Posted on Wednesday, February 24th, 2021 by Jacob Hall
Typically, we know the titles of upcoming Marvel Cinematic Universe movies years in advance, letting Marvel Studios tease us and taunt with their increasingly intricate grand design. I love it. I also hate it. But the upcoming third Spider-Man movie, and the sixth MCU movie to feature Tom Holland‘s take on Peter Parker, began filming without a title. Blame the fact that Marvel has to share its Spidey productions with Sony. Blame a filming schedule hampered by the COVID-19 pandemic. Blame Agatha Harkness, because it was apparently her all along.
Anyway, the title for the third solo Spidey movie has not been revealed. But a trio of fake titles were unleashed upon social media last night, leading to mass hysteria (Cats and dogs! Living together!). And while the faux titles turned out to be a big goof, they did arrive alongside some actual images from the new movie. Check them out.
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Posted on Sunday, February 7th, 2021 by Jacob Hall
After an extended delay due to the coronavirus pandemic, the marketing machine for F9 is shifting back into gear. A new trailer for the ninth film in the Fast and Furious franchise debuted ahead of the Super Bowl, teasing the return of Vin Diesel‘s Dom to the driver’s seat and director Justin Lin (who helmed parts three through six of the series) to the director’s chair. And while there is a ton of lovely familiarity to this footage (Diesel mumbling about family! Outrageous car action that defies the laws of nature!), it’s the new stuff that seems really exciting. Specifically, John Cena as Dom’s long-lost and totally eeeevil brother seems like a welcome addition.
Check out the new trailer below.
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(Welcome to The Quarantine Stream, a new series where the /Film team shares what they’ve been watching while social distancing during the COVID-19 pandemic.)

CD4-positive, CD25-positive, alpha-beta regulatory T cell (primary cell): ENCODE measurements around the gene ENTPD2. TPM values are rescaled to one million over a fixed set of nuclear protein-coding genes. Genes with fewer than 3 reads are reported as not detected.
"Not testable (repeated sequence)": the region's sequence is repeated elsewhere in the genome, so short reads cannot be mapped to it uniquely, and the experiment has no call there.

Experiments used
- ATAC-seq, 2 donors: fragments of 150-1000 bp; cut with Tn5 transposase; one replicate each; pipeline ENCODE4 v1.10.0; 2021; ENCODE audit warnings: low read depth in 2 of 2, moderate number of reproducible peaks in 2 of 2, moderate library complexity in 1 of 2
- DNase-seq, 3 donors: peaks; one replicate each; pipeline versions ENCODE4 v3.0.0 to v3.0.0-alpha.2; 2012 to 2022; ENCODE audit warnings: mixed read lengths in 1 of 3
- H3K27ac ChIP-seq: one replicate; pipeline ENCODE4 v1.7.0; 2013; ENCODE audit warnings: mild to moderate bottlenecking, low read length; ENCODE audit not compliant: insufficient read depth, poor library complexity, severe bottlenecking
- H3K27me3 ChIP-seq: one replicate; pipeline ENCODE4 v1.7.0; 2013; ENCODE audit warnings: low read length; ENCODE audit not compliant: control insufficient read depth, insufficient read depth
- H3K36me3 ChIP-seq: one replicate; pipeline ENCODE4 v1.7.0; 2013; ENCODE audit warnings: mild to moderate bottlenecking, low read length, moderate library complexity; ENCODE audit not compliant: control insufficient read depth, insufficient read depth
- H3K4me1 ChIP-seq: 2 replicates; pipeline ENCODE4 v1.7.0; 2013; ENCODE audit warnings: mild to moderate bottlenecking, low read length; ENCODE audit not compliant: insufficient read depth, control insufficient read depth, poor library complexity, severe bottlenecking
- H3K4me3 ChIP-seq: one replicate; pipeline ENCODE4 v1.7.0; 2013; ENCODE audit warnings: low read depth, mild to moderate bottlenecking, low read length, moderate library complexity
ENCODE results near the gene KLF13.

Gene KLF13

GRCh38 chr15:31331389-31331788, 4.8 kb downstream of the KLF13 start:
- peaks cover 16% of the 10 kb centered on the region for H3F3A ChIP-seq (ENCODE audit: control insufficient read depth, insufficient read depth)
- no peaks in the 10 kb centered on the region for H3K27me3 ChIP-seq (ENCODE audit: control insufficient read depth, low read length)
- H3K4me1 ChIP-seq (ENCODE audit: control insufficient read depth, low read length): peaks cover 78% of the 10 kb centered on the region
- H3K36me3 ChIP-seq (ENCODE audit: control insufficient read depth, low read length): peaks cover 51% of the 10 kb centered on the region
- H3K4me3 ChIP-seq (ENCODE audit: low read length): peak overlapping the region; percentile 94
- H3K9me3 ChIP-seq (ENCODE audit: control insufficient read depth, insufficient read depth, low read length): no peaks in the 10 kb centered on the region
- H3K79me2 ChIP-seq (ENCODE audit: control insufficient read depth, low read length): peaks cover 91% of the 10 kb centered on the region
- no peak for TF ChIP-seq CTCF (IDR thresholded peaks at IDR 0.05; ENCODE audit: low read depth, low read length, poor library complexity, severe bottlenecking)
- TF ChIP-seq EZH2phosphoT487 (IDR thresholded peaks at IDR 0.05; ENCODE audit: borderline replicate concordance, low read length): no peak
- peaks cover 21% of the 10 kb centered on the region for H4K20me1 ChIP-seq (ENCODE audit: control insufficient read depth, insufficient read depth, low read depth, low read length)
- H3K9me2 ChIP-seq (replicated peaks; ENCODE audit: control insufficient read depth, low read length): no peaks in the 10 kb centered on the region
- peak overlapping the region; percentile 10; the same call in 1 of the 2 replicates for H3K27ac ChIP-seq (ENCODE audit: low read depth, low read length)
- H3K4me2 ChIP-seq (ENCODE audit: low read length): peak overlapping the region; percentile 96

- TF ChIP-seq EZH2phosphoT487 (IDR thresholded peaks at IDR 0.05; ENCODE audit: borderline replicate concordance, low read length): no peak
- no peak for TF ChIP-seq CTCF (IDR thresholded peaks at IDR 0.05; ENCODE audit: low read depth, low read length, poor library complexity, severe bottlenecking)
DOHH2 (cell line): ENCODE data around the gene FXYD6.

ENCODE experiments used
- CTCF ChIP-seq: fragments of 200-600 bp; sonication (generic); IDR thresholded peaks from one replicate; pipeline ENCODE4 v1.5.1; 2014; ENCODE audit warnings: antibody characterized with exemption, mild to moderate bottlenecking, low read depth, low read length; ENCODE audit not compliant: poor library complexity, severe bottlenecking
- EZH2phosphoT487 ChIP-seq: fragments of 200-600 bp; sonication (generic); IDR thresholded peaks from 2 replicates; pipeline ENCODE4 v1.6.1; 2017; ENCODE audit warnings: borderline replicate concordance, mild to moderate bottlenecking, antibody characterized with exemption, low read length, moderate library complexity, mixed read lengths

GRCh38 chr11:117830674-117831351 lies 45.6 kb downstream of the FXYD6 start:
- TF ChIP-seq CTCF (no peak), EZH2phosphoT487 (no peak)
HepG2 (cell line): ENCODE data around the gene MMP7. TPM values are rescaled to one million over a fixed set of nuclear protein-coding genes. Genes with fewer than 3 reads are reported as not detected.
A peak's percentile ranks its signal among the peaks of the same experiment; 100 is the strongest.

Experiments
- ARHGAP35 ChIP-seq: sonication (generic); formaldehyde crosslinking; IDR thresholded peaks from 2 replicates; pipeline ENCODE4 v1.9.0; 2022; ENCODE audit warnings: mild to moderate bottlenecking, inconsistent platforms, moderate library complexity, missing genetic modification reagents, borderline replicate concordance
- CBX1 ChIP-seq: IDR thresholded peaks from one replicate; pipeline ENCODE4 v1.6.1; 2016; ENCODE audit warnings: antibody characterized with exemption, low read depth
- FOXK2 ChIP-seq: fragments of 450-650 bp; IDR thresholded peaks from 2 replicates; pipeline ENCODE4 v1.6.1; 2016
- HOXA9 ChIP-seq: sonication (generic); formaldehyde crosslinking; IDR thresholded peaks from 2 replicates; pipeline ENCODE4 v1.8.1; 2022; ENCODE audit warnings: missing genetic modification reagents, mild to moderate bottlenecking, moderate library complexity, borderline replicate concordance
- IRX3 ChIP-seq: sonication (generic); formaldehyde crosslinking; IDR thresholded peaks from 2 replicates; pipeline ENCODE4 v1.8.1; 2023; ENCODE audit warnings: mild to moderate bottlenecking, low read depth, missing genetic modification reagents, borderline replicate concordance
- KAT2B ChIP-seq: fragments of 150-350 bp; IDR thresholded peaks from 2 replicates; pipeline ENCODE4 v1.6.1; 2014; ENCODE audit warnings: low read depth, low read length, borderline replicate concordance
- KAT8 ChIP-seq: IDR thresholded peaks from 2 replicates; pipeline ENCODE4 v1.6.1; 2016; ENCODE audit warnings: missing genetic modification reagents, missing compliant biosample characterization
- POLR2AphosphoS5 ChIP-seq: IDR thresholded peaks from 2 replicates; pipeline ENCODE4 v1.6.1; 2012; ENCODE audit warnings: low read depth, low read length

The Series: Battlebots and Battlebots: Bounty Hunters
Where You Can Stream It: Discovery+
The Pitch: Ladies and gentlemen…it’s robot fighting time! Folks from around the world gather for one purpose and one purpose only: to see if they can best opponents in the ring using 250-pound robots they built specifically to fight other robots. Some robots smash. Some lift. Some flip. Some are slick and gorgeous to look at. Some look like they were cobbled together in a garage. Some are made by people whose entire lives are based about robotics. Others are the work of people who have made this niche sport their very peculiar hobby. But one thing unites everyone: they all love building robots…and using those robots to break other robots.
Why It’s Essential Viewing: No one gets into “combat robotics” hoping to get rich or famous. Despite the existence of this slickly-produced series (which has run off and on for over two decades across several networks), this is essentially an underground sport fueled by passion. This means Battlebots is somehow one of the purest shows on television. The people building and breaking these robots are on this show – and investing their blood, sweat, tears, and money – because they love doing this. There’s literally no other reason to build a combat robot. What this means is quietly profound: this is a televised competition with no ulterior movies and no cynicism. It’s just people who really love robots, using their robot to compete against people who also really love robots.
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Posted on Thursday, January 7th, 2021 by Jacob Hall